Source: Sherman Publications

Letter to Editor: Reader questions Jacobsen about proposed expansion of EAA

April 03, 2013

I read State Rep. Brad Jacobsenís column in last weekís Oxford Leader about the Education Achievement Authority (EAA) and his desire to expand the program from Detroit Public Schools to statewide.

I have some questions about the program, its proven track record, the cost and who is paying for it, reasons for it and what will it really accomplish.

First, my understanding is that this program is only about one year old. What is the data that encourages you that we are not dumping good money after bad by expanding it? Is there testing? How do you compare that data to conventional schools when the program has no grade levels identified?

Who is paying for it? Is the school solely financed by the State allowed per-student funding like public schools or are their additional funds provided?

The Detroit Public Schools are now run by a state-appointed manager and have been for years. Is the need for these schools just an admission that State was wrong and couldnít do any better than the School Board in managing the schools and the big salaries paid to these managers was a waste?

Who pays the manager?

The approach of changing the way the school operates assumes that all the students in that school were failing. We know that this is most likely not true.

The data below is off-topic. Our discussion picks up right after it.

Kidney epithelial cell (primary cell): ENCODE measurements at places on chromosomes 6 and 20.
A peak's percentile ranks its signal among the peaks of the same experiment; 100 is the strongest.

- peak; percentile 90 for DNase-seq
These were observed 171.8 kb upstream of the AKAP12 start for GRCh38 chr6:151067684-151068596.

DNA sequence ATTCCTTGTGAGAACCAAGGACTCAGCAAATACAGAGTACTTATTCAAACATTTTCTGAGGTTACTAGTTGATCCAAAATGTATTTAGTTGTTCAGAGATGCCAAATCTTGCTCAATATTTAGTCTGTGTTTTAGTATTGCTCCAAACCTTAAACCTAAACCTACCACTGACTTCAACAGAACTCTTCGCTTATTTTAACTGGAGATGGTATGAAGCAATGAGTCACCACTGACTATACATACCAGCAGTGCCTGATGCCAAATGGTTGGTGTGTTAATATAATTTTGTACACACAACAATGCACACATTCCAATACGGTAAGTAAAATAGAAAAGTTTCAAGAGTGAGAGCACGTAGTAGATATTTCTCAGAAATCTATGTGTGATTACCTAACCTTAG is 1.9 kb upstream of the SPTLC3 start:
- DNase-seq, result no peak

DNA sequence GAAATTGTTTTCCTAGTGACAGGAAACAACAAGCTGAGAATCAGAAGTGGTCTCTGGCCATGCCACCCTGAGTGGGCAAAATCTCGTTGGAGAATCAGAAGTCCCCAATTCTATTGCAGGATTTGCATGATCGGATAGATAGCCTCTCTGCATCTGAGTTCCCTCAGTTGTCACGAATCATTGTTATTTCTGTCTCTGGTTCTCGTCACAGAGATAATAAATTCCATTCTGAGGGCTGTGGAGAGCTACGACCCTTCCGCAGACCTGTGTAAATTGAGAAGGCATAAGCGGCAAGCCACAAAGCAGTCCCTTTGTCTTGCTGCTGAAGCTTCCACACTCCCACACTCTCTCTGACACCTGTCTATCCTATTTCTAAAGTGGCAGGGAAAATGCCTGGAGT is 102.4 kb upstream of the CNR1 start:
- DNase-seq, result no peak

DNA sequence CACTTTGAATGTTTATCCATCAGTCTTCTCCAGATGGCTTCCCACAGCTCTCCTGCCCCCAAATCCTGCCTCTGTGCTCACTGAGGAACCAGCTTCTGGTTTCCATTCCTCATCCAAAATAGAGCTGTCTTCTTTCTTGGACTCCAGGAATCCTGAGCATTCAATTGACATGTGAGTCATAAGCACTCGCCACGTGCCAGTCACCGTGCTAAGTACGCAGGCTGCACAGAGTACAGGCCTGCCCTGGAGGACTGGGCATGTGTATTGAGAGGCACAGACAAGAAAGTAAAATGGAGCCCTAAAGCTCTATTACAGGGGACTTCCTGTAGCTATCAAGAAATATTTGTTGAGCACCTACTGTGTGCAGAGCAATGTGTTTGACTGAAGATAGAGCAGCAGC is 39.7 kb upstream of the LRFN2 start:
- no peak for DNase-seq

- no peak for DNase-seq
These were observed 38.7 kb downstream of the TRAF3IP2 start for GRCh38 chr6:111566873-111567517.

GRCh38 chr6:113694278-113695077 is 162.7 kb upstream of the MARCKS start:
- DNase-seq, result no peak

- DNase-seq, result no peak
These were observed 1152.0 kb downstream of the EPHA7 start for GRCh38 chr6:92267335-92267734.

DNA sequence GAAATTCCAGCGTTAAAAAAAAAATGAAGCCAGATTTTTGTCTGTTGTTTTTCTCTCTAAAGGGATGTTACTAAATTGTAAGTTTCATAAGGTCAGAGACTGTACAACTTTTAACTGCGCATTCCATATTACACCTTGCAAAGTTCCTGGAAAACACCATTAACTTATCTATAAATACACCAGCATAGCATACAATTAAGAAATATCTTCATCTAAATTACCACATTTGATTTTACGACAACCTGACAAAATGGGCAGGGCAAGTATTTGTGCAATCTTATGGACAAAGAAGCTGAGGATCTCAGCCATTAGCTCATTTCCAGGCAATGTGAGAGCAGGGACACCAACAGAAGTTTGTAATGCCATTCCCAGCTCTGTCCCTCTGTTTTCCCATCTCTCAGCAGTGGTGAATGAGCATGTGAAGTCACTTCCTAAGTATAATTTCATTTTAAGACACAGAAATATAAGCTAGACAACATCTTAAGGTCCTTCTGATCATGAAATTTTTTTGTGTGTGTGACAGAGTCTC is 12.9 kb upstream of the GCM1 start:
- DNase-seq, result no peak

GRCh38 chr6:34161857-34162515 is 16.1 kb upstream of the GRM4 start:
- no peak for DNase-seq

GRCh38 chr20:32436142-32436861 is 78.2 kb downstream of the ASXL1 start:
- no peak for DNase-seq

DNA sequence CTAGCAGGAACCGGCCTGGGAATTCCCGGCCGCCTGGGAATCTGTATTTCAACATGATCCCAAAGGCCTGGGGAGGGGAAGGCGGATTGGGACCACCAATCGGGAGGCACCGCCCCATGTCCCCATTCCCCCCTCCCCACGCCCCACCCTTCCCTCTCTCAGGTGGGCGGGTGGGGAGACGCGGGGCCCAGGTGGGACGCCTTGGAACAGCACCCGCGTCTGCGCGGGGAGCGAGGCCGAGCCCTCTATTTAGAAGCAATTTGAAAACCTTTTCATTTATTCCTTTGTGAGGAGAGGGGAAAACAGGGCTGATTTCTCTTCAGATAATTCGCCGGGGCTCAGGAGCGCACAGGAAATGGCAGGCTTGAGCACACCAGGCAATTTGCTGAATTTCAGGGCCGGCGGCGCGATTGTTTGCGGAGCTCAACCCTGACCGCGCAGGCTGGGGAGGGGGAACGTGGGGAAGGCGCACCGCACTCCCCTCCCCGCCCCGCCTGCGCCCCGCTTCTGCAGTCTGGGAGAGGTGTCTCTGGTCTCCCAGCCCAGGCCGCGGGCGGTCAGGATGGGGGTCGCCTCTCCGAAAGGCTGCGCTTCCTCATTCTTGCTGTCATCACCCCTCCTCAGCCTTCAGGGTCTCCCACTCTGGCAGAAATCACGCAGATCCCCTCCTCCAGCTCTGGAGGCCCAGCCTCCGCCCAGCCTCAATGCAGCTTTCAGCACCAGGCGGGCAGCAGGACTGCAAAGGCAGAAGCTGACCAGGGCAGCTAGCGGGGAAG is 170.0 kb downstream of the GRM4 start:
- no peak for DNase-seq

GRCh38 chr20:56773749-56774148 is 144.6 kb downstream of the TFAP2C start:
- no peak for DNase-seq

How does this program help students who were already thriving in the traditional program? What about the students that are burdened with a poor and non-supportive home life? Does this program do anything to help the studentís home life to make it a more supportive environment for education?

What do you see as the final outcome? What if a school thrives and completes the requirements to graduate from the program and goes back to the district it came from. What safety nets does the program have to keep it from failing again?

Will the individual students that donít advance as rapidly as other students their own age be carried for as long as it takes to achieve each level or is there some point that determines this program has also failed them? Why would the state limit the program to 50 schools?

If this is a good program than what is the reason for the limit, unless the program is financed at a higher rate than traditional public schools? Is it? If it is than wouldnít that mean that you are underfunding all schools and some of the services school districts have had to shed because of budget concerns might be the reason we are seeing the need for programs like this in the first place?

I know in the past I havenít been your biggest supporter but these are the questions you need to answer to let us know if what you said in your column is a reflection of your true beliefs or just some political dogma.

I am sending this letter to the Oxford Leader for publication. I would look forward to your response but I think other constituents also need to know what you have to say.

Gerald E. Podzikowski

Oxford